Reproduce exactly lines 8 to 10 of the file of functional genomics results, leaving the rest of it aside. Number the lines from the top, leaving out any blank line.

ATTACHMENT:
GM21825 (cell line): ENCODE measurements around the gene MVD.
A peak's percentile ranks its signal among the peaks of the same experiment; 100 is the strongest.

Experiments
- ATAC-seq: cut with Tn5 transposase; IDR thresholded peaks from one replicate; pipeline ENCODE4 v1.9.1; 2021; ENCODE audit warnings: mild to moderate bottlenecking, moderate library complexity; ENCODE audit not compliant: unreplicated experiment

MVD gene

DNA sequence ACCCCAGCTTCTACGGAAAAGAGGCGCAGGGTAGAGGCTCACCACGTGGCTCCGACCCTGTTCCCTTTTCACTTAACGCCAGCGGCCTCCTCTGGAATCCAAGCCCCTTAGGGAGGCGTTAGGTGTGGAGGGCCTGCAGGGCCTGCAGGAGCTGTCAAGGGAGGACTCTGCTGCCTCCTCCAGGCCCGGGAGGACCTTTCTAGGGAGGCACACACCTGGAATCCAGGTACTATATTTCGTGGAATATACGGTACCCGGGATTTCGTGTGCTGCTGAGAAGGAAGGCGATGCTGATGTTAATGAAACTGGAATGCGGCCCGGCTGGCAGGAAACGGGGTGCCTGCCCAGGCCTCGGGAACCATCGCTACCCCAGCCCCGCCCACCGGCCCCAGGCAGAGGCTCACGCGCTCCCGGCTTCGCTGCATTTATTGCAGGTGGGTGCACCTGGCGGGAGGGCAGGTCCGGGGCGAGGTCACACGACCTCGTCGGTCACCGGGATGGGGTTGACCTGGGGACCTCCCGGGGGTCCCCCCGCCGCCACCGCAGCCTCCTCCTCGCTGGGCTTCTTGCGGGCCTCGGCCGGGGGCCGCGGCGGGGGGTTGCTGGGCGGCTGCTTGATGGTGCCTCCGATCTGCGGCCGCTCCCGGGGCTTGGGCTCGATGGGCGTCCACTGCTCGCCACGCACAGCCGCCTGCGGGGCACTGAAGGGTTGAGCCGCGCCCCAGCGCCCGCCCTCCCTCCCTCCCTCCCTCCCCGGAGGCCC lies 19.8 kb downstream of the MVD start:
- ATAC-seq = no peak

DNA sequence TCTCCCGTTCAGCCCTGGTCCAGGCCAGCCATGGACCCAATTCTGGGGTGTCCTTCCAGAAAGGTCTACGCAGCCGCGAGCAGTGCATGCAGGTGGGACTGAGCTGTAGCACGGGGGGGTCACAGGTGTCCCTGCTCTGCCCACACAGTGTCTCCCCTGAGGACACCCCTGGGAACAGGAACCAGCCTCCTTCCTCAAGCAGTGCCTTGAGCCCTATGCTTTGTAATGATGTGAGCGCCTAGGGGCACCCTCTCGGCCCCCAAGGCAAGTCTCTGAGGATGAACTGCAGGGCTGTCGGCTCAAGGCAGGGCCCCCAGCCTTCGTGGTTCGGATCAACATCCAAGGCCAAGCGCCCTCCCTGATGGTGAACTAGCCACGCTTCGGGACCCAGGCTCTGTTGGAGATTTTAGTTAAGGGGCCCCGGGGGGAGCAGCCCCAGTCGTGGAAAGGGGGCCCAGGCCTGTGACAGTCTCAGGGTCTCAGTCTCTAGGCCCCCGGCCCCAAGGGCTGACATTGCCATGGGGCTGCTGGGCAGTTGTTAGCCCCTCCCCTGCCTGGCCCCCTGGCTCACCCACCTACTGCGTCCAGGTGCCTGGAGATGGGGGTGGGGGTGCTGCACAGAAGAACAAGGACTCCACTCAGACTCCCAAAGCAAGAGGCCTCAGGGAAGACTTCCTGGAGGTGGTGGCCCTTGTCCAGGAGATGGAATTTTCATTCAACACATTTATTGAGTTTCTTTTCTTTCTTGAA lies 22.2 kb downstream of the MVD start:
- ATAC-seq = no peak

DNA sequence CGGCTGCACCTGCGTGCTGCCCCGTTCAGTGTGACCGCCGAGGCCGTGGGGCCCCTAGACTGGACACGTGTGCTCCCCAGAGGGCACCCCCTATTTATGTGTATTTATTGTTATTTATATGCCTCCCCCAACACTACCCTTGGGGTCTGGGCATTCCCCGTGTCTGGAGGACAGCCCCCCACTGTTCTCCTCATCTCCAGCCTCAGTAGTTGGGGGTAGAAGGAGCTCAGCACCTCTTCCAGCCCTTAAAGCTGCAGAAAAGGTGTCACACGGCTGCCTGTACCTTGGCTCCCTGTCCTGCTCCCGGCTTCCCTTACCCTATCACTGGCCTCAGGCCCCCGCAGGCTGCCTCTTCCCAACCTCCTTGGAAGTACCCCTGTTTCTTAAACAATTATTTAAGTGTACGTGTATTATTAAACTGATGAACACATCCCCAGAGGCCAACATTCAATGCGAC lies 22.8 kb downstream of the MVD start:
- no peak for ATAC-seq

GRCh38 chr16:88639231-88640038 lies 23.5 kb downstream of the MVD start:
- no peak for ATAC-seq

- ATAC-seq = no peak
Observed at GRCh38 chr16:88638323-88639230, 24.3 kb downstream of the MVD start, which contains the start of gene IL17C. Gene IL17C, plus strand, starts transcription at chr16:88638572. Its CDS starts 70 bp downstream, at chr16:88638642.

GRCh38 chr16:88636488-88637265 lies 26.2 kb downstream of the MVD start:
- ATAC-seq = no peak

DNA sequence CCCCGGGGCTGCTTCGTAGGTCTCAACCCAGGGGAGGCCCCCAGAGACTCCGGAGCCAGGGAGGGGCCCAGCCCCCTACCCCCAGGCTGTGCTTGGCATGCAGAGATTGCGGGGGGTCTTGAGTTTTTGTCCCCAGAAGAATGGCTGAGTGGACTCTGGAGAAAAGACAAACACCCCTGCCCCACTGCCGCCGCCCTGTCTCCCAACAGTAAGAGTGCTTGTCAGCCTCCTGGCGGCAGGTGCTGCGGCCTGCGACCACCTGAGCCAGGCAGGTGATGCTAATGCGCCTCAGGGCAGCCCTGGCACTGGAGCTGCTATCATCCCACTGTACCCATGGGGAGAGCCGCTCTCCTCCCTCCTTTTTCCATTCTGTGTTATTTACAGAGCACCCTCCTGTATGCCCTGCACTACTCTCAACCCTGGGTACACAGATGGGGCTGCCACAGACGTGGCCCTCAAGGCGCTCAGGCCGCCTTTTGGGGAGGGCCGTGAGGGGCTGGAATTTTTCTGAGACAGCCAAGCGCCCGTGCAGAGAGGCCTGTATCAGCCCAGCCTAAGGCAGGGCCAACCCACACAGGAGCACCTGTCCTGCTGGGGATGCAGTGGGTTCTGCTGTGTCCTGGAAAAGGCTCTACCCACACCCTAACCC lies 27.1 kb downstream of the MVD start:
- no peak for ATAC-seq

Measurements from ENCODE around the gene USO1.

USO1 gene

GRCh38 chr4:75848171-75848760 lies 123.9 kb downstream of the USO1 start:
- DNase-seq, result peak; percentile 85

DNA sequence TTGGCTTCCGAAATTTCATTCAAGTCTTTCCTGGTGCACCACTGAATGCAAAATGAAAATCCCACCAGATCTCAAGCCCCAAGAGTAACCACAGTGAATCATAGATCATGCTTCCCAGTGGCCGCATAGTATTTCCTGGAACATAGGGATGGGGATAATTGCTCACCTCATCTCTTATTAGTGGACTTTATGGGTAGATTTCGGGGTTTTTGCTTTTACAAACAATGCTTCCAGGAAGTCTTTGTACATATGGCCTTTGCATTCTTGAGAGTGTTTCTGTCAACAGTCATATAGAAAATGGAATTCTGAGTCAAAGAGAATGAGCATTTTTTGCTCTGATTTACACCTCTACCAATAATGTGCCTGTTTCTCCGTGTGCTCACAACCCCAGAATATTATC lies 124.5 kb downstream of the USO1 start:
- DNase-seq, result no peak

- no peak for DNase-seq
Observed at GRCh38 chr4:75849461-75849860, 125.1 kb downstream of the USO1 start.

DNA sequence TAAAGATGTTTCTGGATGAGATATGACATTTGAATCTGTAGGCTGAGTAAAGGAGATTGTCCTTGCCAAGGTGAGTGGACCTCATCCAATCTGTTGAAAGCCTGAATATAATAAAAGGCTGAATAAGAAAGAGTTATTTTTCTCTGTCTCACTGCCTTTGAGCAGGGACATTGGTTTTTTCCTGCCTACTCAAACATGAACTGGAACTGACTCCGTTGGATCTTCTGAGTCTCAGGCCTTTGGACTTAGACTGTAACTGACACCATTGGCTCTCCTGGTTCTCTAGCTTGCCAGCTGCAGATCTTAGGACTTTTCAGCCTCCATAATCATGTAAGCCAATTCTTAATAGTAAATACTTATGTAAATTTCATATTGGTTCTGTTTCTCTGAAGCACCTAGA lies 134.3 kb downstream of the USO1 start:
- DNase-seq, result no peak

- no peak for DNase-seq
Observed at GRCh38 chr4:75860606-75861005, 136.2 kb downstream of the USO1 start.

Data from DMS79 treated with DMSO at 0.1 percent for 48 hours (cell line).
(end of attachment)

DNA sequence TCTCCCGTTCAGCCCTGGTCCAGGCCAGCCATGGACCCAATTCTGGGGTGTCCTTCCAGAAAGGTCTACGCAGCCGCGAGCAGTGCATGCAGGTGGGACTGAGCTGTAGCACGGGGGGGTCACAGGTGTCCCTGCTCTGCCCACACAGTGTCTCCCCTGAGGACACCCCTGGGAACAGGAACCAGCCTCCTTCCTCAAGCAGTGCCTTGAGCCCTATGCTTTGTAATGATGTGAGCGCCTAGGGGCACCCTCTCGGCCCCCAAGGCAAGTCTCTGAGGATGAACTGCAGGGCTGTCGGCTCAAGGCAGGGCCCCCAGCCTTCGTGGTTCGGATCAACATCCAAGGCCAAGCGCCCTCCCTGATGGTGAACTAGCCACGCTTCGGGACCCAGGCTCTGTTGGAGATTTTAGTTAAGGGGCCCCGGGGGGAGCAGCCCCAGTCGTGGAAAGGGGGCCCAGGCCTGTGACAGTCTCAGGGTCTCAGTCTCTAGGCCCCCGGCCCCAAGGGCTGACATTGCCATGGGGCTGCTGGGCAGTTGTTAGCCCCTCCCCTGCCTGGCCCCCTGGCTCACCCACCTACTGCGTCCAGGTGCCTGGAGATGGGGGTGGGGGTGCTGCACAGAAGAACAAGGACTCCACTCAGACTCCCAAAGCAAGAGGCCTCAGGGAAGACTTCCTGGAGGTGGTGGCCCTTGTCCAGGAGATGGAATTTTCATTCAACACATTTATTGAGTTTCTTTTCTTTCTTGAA lies 22.2 kb downstream of the MVD start:
- ATAC-seq = no peak

DNA sequence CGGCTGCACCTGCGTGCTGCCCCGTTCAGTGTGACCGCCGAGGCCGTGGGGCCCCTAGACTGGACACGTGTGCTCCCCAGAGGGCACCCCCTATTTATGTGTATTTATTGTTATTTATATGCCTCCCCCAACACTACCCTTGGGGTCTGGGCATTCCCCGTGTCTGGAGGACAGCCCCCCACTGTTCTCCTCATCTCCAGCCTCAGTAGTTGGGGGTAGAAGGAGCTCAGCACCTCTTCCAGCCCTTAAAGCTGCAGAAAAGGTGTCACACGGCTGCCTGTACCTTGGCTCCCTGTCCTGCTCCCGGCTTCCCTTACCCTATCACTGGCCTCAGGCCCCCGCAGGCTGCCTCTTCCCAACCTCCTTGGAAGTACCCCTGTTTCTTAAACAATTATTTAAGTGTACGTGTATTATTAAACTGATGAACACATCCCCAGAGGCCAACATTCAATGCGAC lies 22.8 kb downstream of the MVD start: